British Columbians share a vision of a fair, affordable and sustainable society. But politics as usual won’t get us there.
For too long, enormous power has pooled in the hands of Big Money donors, industry CEOs, lobbyists and political insiders. They have more influence over government decisions and more access to politicians than everyday British Columbians.
This has real consequences for real people. Young families are being forced out of their home towns because of the housing crisis. Fentanyl overdoses are killing too many of our friends and family members. Climate catastrophes like forest fires and flooding are devastating our communities.
We need a say — a real say — in the decisions that our government makes.
Ban Big Money
The first step was banning Big Money from politics. Until 2017, provincial decision-makers were able to take unlimited amounts of money from corporations, unions and wealthy donors, from anywhere in the world. Thanks to British Columbians who stood up and said “enough is enough,” we now have campaign finance laws.
Even with new laws to rein in the “Wild West” of campaign finance, there was more work to be done to build a democracy that actually represented the people who live in B.C. We needed to find out how decision-making was truly made under the previous no-holds-barred system and hold those responsible accountable. This is why Dogwood launched our call for a corruption inquiry and now, with the Cullen Commission, we are on our way to getting the answers British Columbians deserve.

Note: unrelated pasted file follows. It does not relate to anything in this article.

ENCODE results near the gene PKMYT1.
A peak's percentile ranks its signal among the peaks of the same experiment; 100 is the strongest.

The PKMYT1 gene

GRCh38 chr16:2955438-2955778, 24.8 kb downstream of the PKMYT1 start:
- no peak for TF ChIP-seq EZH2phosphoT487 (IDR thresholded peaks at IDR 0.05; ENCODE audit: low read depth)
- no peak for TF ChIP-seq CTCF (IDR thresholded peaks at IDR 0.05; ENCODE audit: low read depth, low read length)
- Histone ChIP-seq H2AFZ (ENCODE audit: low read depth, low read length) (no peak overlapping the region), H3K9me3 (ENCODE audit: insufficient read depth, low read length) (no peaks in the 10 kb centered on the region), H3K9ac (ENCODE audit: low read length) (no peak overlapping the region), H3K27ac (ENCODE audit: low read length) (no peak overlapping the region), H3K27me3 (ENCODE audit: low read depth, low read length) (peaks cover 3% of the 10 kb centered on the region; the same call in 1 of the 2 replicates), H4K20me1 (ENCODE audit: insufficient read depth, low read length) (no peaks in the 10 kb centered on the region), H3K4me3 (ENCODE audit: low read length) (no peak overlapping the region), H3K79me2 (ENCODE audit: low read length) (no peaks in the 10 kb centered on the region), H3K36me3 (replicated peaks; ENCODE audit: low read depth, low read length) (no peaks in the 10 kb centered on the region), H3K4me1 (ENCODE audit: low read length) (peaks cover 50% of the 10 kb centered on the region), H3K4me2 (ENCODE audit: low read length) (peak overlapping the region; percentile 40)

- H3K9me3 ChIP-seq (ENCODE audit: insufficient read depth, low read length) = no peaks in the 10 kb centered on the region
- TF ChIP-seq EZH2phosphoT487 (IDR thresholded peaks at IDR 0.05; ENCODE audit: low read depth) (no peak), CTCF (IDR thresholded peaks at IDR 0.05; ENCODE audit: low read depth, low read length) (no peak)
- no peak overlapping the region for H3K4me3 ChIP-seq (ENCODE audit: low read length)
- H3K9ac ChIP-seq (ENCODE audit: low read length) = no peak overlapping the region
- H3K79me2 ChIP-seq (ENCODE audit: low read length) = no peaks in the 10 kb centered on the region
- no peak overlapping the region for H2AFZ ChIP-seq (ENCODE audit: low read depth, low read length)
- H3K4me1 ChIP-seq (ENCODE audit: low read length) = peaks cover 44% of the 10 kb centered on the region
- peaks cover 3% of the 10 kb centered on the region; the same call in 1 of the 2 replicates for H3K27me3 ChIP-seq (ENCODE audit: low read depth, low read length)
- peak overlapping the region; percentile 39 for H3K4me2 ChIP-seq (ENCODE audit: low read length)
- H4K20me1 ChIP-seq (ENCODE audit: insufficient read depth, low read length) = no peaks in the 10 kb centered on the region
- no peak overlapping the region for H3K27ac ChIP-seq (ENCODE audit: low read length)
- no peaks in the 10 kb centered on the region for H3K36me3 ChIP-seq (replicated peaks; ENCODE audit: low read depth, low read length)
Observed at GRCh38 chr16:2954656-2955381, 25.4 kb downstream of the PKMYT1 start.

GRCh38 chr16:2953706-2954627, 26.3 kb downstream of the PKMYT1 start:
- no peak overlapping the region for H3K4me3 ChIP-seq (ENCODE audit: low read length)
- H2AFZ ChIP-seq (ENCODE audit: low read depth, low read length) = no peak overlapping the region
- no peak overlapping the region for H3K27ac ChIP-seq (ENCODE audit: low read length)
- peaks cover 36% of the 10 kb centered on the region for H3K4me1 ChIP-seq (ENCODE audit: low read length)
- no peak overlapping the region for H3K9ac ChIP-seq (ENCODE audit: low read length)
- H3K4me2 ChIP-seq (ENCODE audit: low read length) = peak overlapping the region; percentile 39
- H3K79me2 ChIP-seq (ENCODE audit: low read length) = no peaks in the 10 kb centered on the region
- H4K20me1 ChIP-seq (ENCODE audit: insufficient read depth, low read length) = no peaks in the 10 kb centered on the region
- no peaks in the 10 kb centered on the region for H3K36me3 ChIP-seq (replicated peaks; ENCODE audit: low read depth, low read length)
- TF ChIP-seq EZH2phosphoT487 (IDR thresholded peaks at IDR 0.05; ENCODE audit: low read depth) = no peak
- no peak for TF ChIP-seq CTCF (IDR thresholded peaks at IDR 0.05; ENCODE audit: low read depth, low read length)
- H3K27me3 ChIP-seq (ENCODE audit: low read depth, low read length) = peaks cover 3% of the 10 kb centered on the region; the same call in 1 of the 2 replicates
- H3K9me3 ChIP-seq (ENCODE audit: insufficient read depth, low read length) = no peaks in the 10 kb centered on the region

Still, we can’t stop there.
We need bold and drastic action to solve the big problems the world is facing today. We need to educate and engage the next generation in our democratic institutions — to preserve what we’ve built and take up the mantle to continue demanding what our province needs.
Around the world and at home, youth are actively tackling the major challenges of our time — climate change, gun violence, racial injustice and inequality, LGBTQ+ rights — and working to create a future for themselves. And they are making an impact even without real access to decision-makers and a real seat at the table. But democracy should be accessible to everyone — especially those who are going to bear the burden of today’s decisions.
It’s time to lower the voting age in B.C.
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